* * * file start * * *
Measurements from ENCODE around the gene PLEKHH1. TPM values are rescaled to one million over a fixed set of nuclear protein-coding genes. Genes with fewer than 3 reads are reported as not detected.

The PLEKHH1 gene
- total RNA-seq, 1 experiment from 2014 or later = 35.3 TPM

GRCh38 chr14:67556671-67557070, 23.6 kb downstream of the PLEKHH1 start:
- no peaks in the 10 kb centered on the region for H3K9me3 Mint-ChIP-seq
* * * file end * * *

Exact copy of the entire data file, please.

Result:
Measurements from ENCODE around the gene PLEKHH1. TPM values are rescaled to one million over a fixed set of nuclear protein-coding genes. Genes with fewer than 3 reads are reported as not detected.

The PLEKHH1 gene
- total RNA-seq, 1 experiment from 2014 or later = 35.3 TPM

GRCh38 chr14:67556671-67557070, 23.6 kb downstream of the PLEKHH1 start:
- no peaks in the 10 kb centered on the region for H3K9me3 Mint-ChIP-seq